The following graph depicts price data from one simulation I ran in excel using this system. The blue line is the buy price on an exporting planet and the red and green lines are sell prices for two different importing planets. The simulation was run over 10,000 time periods. The minimum buy price was set at 40 and the maximum sell price was set at 120. I assumed that players would not purchase unless they saw a gap of 30 or more between the buy price and the sell price. I also assumed that they would not sell unless the gap in price was greater than 20. I assumed this to simulate players knowing that they need a gap of at least twenty to break even or just barely come out ahead. The gap of 30 to determine whether they purchase or not was to simulate that they will only purchase if they see some profit in it. I also scaled the quantities being purchased and sold over time to simulate more and more players participating in trading over the course of the simulation. It did not appear to change the system in any way. I feel like the movement of prices was sufficiently chaotic to make trading interesting.


Feel free to share your thoughts on my proposal.

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8 Responses to Building a “player” based economy cont’d

  1. Celonius says:

    Great post and grat blog. I’m an economics student and I think that the economy is very important to implement. Even Star Citizen economic model is not going to be as complex as EVE Online, it’s necessary to create a economics model that incentive players to being a merchant (legal products) or and smuggler (ilegal products) in order to earn the same or more money that if you do missions.
    In fact, if exist this incetive to be a merchant or smuggler there will be pirates that attacks this rol players and there will be mercenarties to protects this players.
    In conlcusion, if we wanna be real merchants, smugglers, pirates and mercenaries is necessary a good economic model that create the incentives to have these rols and create comercial routes.

  2. ChrisO says:

    Steam peak usage last 24 hours: 5.99 million users
    Steam anti-peak usage last 24 hours: 3.38 million users
    Usage pattern is a rough sine wave kind of curve.

    Eve Online peak usage last 24 hours: 46,942 users
    Eve Online anti-peak usage last 24 hours: 25,343 users (ignoring daily drop to zero users for maintenance)
    Usage pattern is again sort of sine-waveish, but a little steeper.

    I think it’s safe to assume that Star Citizen will have similar usage patterns. Given this, it seems to me that with your system the prices would be driven almost exclusively by time of day (and hence number of users trading).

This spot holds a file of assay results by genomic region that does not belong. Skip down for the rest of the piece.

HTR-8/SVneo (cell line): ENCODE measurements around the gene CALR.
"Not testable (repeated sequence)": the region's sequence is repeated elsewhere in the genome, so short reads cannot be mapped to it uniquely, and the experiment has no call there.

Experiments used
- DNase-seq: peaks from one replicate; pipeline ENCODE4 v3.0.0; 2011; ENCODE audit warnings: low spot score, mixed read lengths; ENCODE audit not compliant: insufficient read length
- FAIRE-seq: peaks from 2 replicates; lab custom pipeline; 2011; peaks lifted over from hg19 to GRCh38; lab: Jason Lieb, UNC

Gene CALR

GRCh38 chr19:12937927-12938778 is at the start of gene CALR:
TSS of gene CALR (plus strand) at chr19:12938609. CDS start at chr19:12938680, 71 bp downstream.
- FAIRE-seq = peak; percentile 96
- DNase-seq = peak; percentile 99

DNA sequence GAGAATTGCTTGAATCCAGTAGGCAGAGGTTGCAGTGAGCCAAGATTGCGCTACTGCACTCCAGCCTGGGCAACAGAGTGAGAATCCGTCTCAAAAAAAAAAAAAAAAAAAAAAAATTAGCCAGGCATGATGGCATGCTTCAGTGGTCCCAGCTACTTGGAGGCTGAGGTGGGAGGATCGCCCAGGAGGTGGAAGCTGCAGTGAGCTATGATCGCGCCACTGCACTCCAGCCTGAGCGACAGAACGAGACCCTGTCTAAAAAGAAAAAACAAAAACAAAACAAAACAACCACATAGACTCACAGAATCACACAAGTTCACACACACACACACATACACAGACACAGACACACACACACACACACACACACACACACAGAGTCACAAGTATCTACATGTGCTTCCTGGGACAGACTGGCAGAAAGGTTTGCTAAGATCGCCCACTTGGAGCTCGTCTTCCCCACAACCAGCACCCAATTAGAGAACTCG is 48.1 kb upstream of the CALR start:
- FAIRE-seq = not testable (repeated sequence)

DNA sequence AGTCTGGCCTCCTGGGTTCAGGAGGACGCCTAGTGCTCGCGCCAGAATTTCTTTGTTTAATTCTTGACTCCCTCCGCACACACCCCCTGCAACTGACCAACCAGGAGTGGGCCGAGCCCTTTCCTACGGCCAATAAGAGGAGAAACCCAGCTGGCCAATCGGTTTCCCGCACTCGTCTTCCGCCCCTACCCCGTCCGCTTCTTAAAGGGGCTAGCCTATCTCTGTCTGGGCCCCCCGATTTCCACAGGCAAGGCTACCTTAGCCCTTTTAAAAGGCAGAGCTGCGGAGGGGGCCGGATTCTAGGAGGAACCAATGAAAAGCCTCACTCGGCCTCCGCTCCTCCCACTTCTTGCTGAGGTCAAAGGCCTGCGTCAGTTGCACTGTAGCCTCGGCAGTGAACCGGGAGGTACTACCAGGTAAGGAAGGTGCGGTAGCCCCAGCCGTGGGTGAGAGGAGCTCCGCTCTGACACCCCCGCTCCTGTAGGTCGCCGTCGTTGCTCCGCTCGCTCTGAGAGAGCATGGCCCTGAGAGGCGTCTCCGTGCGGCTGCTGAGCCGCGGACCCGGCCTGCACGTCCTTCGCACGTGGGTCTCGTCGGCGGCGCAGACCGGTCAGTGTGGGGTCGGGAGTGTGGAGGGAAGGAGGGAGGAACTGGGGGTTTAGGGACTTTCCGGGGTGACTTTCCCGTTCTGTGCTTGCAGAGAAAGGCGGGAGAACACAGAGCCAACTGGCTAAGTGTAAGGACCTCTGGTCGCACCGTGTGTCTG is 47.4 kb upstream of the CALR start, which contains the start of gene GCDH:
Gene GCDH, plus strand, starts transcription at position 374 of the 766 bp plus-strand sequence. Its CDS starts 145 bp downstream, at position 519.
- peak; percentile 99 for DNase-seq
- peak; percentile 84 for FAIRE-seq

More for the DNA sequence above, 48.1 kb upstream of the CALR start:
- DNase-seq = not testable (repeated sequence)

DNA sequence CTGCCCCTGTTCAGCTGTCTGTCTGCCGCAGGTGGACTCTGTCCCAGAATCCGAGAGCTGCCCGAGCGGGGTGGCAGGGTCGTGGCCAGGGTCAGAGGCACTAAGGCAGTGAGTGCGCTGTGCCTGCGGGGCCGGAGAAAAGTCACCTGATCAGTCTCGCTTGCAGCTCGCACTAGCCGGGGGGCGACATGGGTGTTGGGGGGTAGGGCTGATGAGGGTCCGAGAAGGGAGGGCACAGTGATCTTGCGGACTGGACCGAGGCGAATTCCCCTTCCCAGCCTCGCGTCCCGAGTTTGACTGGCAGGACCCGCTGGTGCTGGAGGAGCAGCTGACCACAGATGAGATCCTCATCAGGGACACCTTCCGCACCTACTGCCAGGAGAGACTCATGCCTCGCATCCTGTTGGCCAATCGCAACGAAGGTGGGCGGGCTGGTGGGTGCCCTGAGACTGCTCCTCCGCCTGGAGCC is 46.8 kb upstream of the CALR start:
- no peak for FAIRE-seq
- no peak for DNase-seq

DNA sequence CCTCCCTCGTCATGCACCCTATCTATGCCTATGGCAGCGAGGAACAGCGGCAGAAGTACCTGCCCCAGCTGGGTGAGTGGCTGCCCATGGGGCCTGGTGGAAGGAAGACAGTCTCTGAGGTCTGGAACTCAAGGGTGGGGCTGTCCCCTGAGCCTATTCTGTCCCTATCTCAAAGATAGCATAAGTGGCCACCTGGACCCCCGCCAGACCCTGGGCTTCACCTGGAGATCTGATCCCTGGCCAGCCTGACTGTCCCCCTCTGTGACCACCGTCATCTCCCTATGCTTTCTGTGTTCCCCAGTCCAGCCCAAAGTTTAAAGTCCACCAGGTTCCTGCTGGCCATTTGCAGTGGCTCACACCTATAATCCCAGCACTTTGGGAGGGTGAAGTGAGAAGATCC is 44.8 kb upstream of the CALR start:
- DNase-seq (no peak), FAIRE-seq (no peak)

• ChrisO says:

      Sorry forgot to add link for Eve Online stats:

    • citizenrife says:

      What makes you say that? As I said I simulated more activity over time. The system doesn’t care about the absolute number of purchases and sales, only the trend.

      • ChrisO says:

        Maybe I’m missing something because it seems so obvious to me… I’ll try to rephrase.

        Let’s say it’s peak usage time for Star Citizen at (random number) 17:00 UTC. As the time of day approaches 17:00, more and more people log into the server and start buying and selling things. The trend for number of purchases and sales goes up, and consequentially the purchase price for goods goes up, and the sales price goes down. This trend continues until shortly after peak usage time, when the prices end up absolutely terrible for trading.

        Then people start logging out, and fewer and fewer people are trading. The trend goes the other way, and trading profits improve.

        Seems like it would ensure the worst possible trading conditions for the maximum number of players. Not much fun unless you log in at odd times, at which point it becomes too easy.

      • citizenrife says:

        The idea is to not look at a trend that is long term enough to the point that would happen. If you look at the simulation the pattern you are describing does not happen. I scaled up purchases and sales over the course of the simulation. Prices still rise and fall despite the fact the total sales and purchases are going up.

        Of course further testing would be required under lots of different conditions.

  3. Honest Citizen Pete says:

    “For example, if some pirates set up a blockade on a fringe planet = exploit, bad”

    I completely disagree. Pirates holding a fringe world hostage is exactly the kind of thing we want to see in a living universe. Preferably paid by evil trader guilds! It is not an exploit, is is RP and should be rewarded! Rather the prices should move slowly, as the planet surely has some form of stockpile, perhaps taking a week of blockading to reach good profitability. Perhaps triggering a famine. A GM should then investigate the price spike not being met despite rising prices, realize there is a pirate blockade, start posting dynamic UEE missions for mercenaries to break the blockade or send in a few NPC as an official response to the the desperate calls for aid surely coming from the planet. Smugglers of course try to sneak past all the while. Throw up a spectrum dispatch as well, blockading a planet should not be some small thing that passes unnoticed.

    Either the blockade is broken, mercs get paid, honest traders make bank, pirates gnash teeth. Or the blockade holds, pirates make bank and get featured in spectrum dispatch with wanted posters. System security rank goes down/up as the UEE government squabbles over who’s to blame/acts forcefully by sending in a Carrier battlegroup to hunt down those responsible.

    • citizenrife says:

      I don’t think I said it quite that way. That is, blockade = exploit. I said that it can be too profitable. I agree that you want incentives for players to try to pull something like blockade off. It is an exploit if it is too profitable and players gain too much of an advantage by doing so. We are in agreement in that we both want players engaging in this activity.